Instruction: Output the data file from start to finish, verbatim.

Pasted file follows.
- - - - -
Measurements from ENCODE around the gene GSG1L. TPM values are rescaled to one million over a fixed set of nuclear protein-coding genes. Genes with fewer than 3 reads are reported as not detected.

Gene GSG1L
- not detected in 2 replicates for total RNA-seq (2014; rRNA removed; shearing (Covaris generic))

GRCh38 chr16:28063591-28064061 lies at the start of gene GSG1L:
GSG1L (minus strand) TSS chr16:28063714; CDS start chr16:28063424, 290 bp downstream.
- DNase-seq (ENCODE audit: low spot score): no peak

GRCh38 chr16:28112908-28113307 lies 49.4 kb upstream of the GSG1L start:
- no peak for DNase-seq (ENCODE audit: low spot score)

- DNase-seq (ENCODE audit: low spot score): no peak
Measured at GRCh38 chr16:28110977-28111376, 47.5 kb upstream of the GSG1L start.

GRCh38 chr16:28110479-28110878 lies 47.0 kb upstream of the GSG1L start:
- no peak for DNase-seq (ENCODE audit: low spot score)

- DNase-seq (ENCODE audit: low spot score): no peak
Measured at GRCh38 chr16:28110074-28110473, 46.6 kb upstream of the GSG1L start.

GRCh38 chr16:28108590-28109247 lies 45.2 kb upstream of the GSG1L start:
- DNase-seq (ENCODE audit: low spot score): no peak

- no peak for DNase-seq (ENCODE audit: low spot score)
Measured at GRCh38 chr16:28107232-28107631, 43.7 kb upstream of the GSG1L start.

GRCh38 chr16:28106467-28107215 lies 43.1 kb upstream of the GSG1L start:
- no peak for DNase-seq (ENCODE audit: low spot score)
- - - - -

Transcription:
Measurements from ENCODE around the gene GSG1L. TPM values are rescaled to one million over a fixed set of nuclear protein-coding genes. Genes with fewer than 3 reads are reported as not detected.

Gene GSG1L
- not detected in 2 replicates for total RNA-seq (2014; rRNA removed; shearing (Covaris generic))

GRCh38 chr16:28063591-28064061 lies at the start of gene GSG1L:
GSG1L (minus strand) TSS chr16:28063714; CDS start chr16:28063424, 290 bp downstream.
- DNase-seq (ENCODE audit: low spot score): no peak

GRCh38 chr16:28112908-28113307 lies 49.4 kb upstream of the GSG1L start:
- no peak for DNase-seq (ENCODE audit: low spot score)

- DNase-seq (ENCODE audit: low spot score): no peak
Measured at GRCh38 chr16:28110977-28111376, 47.5 kb upstream of the GSG1L start.

GRCh38 chr16:28110479-28110878 lies 47.0 kb upstream of the GSG1L start:
- no peak for DNase-seq (ENCODE audit: low spot score)

- DNase-seq (ENCODE audit: low spot score): no peak
Measured at GRCh38 chr16:28110074-28110473, 46.6 kb upstream of the GSG1L start.

GRCh38 chr16:28108590-28109247 lies 45.2 kb upstream of the GSG1L start:
- DNase-seq (ENCODE audit: low spot score): no peak

- no peak for DNase-seq (ENCODE audit: low spot score)
Measured at GRCh38 chr16:28107232-28107631, 43.7 kb upstream of the GSG1L start.

GRCh38 chr16:28106467-28107215 lies 43.1 kb upstream of the GSG1L start:
- no peak for DNase-seq (ENCODE audit: low spot score)